Community Ecology

, Volume 5, Issue 1, pp 69–79 | Cite as

Spatiotemporal mapping of the dry season vegetation response of sagebrush steppe

  • R. A. Washington-AllenEmail author
  • R. D. Ramsey
  • N. E. West


The vegetation dynamics of semi-arid and arid landscapes are temporally and spatially heterogeneous and subject to various disturbance regimes that act on decadal scales. Traditional field-based monitoring methods have failed to sample adequately in time and space in order to capture this heterogeneity and thus lack the spatial extent and the long-term continuous time series of data necessary to detect anomalous dynamics in landscape behavior. Time series of ecological indicators of land degradation that are collected synoptically from local to global spatial scales can be derived from the 33-year and continuing Landsat satellite archive. Consequently, a retrospective study was conducted on a commercially grazed sagebrush steppe dominated Utah landscape using a time series of standardized Landsat imagery for the period 1972 to 1997. The study had the objectives to (1) characterize and map the historical trends of a remotely-sensed index of vegetation response, a correlate of vegetation cover or phytomass, and (2) to retrospectively infer the cause of this response to historical records of grazing and wet and drought periods. A time series of dry season vegetation index maps were statistically clustered to generate a spatio-temporal map of three coarse trends of vegetation response, i.e., declining, stable, and increasing trends. This study showed that 71% of the landscape’s locations had an increasing trend and 29% had a stable trend over the 26-year period. The increasing trend locations were positively correlated with site water balance [the Palmer Drought Severity Index (PDSI)], i.e., vegetation response increased during wet periods and decreased during drought. The increasing trend was positively and negatively (non-linearly) correlated with grazing in individual paddocks from 1980 to 1997.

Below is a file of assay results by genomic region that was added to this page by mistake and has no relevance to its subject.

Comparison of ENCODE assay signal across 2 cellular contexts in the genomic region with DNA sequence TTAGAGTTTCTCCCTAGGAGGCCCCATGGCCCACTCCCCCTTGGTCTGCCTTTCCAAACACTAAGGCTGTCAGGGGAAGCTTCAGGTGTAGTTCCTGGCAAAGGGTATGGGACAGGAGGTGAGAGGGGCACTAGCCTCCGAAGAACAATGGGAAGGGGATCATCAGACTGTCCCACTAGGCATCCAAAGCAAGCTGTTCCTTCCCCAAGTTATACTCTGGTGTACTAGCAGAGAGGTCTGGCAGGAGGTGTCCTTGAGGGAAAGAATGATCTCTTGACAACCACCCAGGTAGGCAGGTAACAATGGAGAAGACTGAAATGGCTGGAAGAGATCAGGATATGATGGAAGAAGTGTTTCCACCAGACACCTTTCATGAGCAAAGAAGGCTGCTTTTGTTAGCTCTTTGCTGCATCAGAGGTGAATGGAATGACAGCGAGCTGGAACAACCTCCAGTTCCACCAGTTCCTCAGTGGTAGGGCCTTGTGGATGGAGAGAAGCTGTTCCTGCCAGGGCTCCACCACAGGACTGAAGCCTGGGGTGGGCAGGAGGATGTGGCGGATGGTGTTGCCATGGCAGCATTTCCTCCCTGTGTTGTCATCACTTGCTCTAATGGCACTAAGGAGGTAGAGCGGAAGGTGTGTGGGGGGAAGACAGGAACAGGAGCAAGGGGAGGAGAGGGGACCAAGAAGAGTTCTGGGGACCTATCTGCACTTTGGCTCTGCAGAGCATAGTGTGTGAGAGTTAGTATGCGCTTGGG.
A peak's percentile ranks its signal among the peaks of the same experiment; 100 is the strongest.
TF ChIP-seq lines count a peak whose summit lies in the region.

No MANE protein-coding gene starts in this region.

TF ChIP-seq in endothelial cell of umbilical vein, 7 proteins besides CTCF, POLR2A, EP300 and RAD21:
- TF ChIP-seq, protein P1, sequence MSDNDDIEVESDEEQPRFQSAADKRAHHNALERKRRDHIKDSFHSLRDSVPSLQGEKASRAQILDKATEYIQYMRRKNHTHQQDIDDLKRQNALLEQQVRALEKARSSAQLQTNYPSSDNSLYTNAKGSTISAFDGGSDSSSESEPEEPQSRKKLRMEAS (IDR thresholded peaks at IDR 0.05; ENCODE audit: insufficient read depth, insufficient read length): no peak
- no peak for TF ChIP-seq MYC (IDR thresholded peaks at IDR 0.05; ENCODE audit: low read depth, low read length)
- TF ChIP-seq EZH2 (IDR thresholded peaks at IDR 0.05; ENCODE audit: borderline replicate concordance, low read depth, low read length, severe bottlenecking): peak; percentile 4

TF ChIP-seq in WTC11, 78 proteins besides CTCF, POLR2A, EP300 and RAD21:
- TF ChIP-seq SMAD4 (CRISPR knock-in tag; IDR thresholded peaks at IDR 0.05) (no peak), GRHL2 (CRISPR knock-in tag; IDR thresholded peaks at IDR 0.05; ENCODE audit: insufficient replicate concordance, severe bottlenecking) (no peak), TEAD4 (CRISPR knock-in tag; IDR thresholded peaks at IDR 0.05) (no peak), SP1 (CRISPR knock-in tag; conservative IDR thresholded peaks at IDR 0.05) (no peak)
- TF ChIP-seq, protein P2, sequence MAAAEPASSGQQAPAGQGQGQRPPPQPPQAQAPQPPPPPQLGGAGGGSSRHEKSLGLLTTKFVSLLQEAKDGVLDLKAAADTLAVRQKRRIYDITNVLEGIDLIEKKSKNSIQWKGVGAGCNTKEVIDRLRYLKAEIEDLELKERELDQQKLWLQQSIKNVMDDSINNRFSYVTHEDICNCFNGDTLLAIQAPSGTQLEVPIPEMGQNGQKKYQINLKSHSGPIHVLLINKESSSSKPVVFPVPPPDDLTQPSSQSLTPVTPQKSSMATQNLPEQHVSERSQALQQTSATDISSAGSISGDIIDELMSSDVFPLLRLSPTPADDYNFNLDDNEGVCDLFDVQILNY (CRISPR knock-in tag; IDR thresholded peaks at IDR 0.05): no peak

Landsat Pastoralists Rangelands Remote sensing Retrospective Time series 



Animal unit


Grazing pressure


Stocking rate


Stocking density


Deseret Land & Livestock C. Ranch


Ordinary Least Squares regression


Principal Components Analysis


Palmer Drought Severity Index


Soil Adjusted Vegetation Index


Vegetation Index


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© Akadémiai Kiadó, Budapest 2004

This article is distributed under the terms of the Creative Commons Attribution 4.0 International License (, which permits unrestricted use, distribution, and reproduction in any medium, provided you give appropriate credit to the original author(s) and the source, provide a link to the Creative Commons license, and indicate if changes were made.

Authors and Affiliations

  • R. A. Washington-Allen
    • 1
    • 2
    Email author
  • R. D. Ramsey
    • 1
  • N. E. West
    • 1
  1. 1.Department of Forest, Range, and Wildlife SciencesUtah State UniversityLoganUSA
  2. 2.Environmental Sciences DivisionOak Ridge National LaboratoryOak RidgeUSA

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